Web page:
darkened ships really
passing on the sea unseen
he thinks to espy
she barely notices out
the corner of her eye

this kind of romance
imagines assignations
on the sly, cheaply
arranged.  The fantasy guy
the dreamer up on the roof

she gets off the train
and walks the block to her flat
where she’s living with
a dog and a cockatoo
who stutters and only speaks Greek

 

 

 

Charles D Tarlton is a retired university professor living and writing in Northampton, Massachusetts with his wife Ann Knickerbocker, an abstract painter.

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Ken Cumberlidge

 

 

 

The Answer

Oh, you know me: resourceful type.  I’ll manage.

– my reply
as we sat in a corridor grown too familiar,
waiting for the nurse to call your name.

You understood, as did we both,
the function of the words —

legerdemain, no more,
(the act well-practised now)
to feint, divert and by such palming
draw attention from the squirming gnaw
of it: the fear – insidious, tacit, dark –
we held and hid in kind

and, being my confederate
in this triumph of illusion,
smiled as though you’d never had a doubt.

In truth,
we’d not a clue between us
how I’d make my way

nor did we ever – even in the
dwindling, end-of-season days
when fear and falsehood both
had given way to last-act honesty
and oral morphine taken as required.

Now,
reaching for the calendar
to tear off and discard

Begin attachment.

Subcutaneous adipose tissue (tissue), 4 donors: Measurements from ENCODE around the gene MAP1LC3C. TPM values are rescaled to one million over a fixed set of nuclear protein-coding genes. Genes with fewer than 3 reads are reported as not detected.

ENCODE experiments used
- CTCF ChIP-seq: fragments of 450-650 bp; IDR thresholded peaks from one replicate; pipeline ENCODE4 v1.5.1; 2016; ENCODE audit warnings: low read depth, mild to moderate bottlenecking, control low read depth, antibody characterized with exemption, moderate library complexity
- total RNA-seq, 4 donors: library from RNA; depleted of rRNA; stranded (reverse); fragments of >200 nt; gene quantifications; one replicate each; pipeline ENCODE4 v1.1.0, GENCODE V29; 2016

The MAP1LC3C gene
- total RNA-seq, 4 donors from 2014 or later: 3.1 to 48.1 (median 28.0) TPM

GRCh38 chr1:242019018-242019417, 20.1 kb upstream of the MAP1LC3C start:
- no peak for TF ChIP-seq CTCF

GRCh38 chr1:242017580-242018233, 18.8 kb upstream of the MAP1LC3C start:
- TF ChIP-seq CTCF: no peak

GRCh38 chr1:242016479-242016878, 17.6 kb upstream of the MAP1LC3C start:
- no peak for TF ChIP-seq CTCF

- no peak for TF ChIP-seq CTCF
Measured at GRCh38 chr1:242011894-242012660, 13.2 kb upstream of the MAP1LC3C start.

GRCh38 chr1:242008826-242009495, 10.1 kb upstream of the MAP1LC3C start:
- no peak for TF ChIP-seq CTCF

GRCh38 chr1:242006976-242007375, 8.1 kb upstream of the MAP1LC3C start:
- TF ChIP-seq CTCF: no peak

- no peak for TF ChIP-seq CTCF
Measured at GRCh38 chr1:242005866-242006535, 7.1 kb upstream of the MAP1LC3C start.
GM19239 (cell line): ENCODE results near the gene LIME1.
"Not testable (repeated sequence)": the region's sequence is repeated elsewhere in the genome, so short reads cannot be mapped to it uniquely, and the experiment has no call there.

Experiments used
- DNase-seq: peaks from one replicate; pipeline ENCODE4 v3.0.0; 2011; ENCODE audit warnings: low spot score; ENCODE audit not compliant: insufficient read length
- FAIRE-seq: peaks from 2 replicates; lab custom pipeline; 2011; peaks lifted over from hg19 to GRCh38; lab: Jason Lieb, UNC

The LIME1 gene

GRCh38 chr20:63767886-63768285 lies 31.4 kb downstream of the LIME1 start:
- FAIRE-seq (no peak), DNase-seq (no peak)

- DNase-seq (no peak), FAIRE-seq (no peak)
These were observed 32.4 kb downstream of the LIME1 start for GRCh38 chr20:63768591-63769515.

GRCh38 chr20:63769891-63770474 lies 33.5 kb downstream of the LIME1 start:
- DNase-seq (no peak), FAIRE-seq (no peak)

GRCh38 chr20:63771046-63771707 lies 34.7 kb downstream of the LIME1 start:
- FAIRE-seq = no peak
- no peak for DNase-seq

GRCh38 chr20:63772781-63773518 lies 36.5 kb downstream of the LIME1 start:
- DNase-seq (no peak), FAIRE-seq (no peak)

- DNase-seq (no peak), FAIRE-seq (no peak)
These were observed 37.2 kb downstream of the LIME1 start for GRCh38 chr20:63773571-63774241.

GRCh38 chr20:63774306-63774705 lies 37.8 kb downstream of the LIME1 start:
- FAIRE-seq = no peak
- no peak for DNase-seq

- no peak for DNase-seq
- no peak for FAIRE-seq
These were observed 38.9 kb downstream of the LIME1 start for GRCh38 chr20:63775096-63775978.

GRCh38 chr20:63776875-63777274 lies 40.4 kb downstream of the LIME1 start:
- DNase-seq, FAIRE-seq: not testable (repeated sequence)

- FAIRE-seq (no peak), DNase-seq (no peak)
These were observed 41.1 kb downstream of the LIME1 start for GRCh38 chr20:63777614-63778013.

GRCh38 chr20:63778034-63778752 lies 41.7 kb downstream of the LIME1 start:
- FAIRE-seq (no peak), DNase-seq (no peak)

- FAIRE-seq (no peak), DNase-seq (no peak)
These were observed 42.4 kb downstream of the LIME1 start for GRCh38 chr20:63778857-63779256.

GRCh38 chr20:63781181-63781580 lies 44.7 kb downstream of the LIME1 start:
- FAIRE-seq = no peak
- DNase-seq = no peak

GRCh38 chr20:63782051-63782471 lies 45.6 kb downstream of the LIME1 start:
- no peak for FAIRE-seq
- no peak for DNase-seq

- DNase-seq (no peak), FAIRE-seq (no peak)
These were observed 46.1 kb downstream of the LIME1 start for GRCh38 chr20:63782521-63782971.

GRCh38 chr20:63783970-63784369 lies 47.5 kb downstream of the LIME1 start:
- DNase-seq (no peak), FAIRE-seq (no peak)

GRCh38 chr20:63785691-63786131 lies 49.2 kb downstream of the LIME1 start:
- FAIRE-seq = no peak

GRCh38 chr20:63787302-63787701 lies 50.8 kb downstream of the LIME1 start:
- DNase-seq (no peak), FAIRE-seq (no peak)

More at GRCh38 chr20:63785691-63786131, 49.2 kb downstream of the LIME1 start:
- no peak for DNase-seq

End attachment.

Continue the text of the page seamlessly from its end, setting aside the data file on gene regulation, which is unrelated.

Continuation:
a month used up
like every other month
without you,
I know the answer.

Doing fine, thanks.  That’s the way it goes
on the rarer-now-and-few occasions
people think to ask.

They understand – are grateful for –
the function of the words

and, being my confederates
in this triumph of illusion,
smile.

 

 

 

Currently based in Norwich, Birkenhead-born Ken Cumberlidge has been writing and performing his work for 40+ years. Recent work has appeared online (Algebra of Owls / IS&T / The Open Mouse / Picaroon / Spilling Cocoa… / Strange Poetry / Snakeskin).

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Trevor Conway

 

 

 

Progress

Wasn’t there a time when
All that adult talk
Of a past where dark skin
Swung from trees,
And ballot boxes beyond the reach of women’s hands,
Seemed like a sad dream?

I was a full-bellied child.
“Famine” was an antique word,
Rusting like the Titanic.
Exposure came leaking through the years: